Heraclius spent the rest of winter to the north of Lake Van. In 625, his forces attempted to push back towards the Euphrates. In a mere seven days, he bypassed Mount Ararat and the 200 miles along the Arsanias River to capture Amida and Martyropolis, important fortresses on the upper Tigris.[19][20] Heraclius then carried on towards the Euphrates, pursued by Shahrbaraz. According to Arab sources, he was stopped at the Satidama or Batman Su River and defeated; Byzantine sources, however, do not mention this incident.[20] Another minor skirmish between Heraclius and Shahrbaraz took place at the Sarus river near Adana.[21] Shahrbaraz stationed his forces across the river from the Byzantines.[22] A bridge spanned the river, and the Byzantines immediately charged across. Shahrbaraz feigned retreat to lead the Byzantines into an ambush, and the vanguard of Heraclius' army was destroyed within minutes. The Sasanians, however, had neglected to cover the bridge, and Heraclius charged across with the rearguard, unafraid of the arrows that the Sasanians fired, turning the tide of battle against the Sasanians.[23] Shahrbaraz expressed his admiration at Heraclius to a renegade Greek: "See your Emperor! He fears these arrows and spears no more than would an anvil!"[23] The Battle of Sarus was a successful retreat for the Byzantines that panegyrists magnified.[21] In the aftermath of the battle, the Byzantine army wintered at Trebizond.[23]

Siege of Constantinople

Shahrbaraz, along with a smaller army, later managed to slip through Heraclius' flanks and bee-lined for Chalcedon, the Sasanian base across the Bosphorus from Constantinople. Khosrau II coordinated with the Khagan of the Avars so as to launch a coordinated attack on Constantinople from both European and Asiatic sides.[19] The army of Shahrbaraz stationed themselves at Chalcedon, while the Avars placed themselves on the European side of Constantinople and destroyed the Aqueduct of Valens.[24] Because of the Byzantine navy's control of the Bosphorus strait, however, the Sasanians could not send troops to the European side to aid their ally.[25][26] This reduced the effectiveness of the siege, because the Sasanians were experts in siege warfare.[27] Furthermore, the Sasanians and Avars had difficulties communicating across the guarded Bosphorus—though undoubtedly, there was some communication between the two forces.[19][26][28]

Map of the environs of Constantinople in Byzantine times.

On 7 August, a fleet of Sasanian rafts ferrying troops across the Bosphorus was surrounded and destroyed by Byzantine ships. The Slavs under the Avars attempted to attack the sea walls from across the Golden Horn, while the main Avar host attacked the land walls. Patrician Bonus' galleys rammed and destroyed the Slavic boats; the Avar land assault from 6 to 7 August also failed.[29] With the news that Theodore had decisively triumphed over Shahin (supposedly leading Shahin to die from depression), the Avars retreated to the Balkan hinterland within two days, never to threaten Constantinople seriously again. Even though the army of Shahrbaraz was still encamped at Chalcedon, the threat to Constantinople was over.[30][31]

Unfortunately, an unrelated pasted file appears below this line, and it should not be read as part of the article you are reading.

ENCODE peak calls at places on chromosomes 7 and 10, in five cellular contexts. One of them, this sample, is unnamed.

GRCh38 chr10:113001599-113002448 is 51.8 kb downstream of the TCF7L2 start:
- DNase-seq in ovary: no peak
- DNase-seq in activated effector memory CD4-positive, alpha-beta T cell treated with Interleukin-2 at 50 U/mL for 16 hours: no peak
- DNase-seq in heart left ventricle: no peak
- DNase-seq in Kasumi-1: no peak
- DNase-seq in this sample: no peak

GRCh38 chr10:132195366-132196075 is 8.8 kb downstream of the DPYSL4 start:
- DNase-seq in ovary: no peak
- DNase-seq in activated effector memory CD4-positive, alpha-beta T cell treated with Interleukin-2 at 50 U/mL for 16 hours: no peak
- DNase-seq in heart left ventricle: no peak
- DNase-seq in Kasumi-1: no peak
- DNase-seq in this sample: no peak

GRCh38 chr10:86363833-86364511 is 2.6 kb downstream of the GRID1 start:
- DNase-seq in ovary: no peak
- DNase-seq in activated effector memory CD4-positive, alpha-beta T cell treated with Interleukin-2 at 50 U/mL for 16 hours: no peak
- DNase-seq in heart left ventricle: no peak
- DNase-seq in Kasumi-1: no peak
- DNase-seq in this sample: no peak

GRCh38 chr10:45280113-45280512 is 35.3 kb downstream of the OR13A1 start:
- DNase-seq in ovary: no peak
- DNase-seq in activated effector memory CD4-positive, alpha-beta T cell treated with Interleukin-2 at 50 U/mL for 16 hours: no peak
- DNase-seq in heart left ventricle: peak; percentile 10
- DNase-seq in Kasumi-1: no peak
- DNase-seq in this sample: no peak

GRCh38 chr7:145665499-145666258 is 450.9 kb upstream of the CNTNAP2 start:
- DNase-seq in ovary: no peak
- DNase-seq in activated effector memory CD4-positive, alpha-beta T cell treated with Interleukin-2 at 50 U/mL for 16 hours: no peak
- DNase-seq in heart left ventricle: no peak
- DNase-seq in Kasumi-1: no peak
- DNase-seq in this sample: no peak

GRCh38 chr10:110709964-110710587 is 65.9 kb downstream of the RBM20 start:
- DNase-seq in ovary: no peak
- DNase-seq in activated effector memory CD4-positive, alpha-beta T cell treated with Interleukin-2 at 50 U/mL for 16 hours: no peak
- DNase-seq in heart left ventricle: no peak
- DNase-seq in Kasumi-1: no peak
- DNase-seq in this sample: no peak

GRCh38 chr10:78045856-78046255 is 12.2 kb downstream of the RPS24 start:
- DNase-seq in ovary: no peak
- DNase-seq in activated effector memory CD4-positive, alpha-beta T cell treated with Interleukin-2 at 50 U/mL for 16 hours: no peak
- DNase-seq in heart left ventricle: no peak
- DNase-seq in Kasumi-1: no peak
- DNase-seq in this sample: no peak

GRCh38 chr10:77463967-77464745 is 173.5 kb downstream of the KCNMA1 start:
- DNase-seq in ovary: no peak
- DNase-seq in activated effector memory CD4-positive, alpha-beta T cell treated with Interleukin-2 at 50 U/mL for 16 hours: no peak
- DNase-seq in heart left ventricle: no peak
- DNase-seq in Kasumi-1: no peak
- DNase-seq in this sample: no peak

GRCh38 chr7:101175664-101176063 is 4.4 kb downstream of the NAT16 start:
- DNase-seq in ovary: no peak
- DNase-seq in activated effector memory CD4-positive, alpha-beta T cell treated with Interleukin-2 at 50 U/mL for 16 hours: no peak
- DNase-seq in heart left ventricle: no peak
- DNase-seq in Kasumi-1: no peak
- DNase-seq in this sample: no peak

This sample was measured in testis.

Disappointed by Shahrbaraz's failure, Khosrau II sent a messenger bearing a letter to Kardarigan, who was the second-in-command of the Sasanian army. The letter said that Kardarigan should kill Shahrbaraz and take his army back to Ctesiphon, but the bearers of the letter were intercepted in Galatia by Byzantine soldiers, who gave the letter to Constantine III who in turn gave it to Heraclius. After reading the letter, he offered to show the letter to Shahrbaraz in a meeting at Constantinople. Shahrbaraz accepted his proposal and met Heraclius at Constantinople, where he read the letter and switched over to Heraclius' side.[32] Shahrbaraz then changed the contents of the letter, making it state that Khosrau II wanted 400 officers killed, ensuring that Kardarigan and the rest of the army remained loyal to him.[33]

Shahrbaraz then moved his army to northern Syria, where he could easily decide to support either Khosrau or Heraclius at a moment's notice. Still, with the neutralization of Khosrau's most skilled general, Heraclius deprived his enemy of some of his best and most experienced troops, while securing his flanks prior to his invasion of Iran.[34]

Overthrow of Khosrau II

In 627, Khosrau sent Shahrbaraz a letter, which said that he should send his army to Ctesiphon. Shahrbaraz, however, disobeyed, and moved to Asuristan, where he set up a camp in Ardashir Khurrah. Khosrau then sent Farrukhzad to negotiate with him. However, Farrukhzad made a secret conspiracy against Khosrau and joined Shahrbaraz.[35]

One year later, the feudal families of the Sasanian Empire, who were tired of war against the Byzantines and Khosrau's oppressive policies, freed Khosrau's son Kavadh, who had been imprisoned by his own father. The feudal families included: Shahrbaraz himself, who represented the Mihran family; the House of Ispahbudhan represented by spahbed Farrukh Hormizd and his two sons Rostam Farrokhzad and Farrukhzad; the Armenian faction represented by Varaztirots II Bagratuni; and finally the Kanarang.[36] In February, Kavadh, along with Aspad Gushnasp, captured Ctesiphon and imprisoned Khosrau II. Kavadh II then proclaimed himself as king of the Sasanian Empire on 25 February, and with the aid of Piruz Khosrow, executed all his brothers and half-brothers, including Khosrau II's favorite son Mardanshah. Three days later, he ordered Mihr Hormozd to execute his father. With the agreement of the nobles of the Sasanian empire, Kavadh then made peace with the Byzantine emperor Heraclius, which made the Byzantines regain all their lost territories, their captured soldiers, a war indemnity, along with the True Cross and other relics that were lost in Jerusalem in 614.[37][38]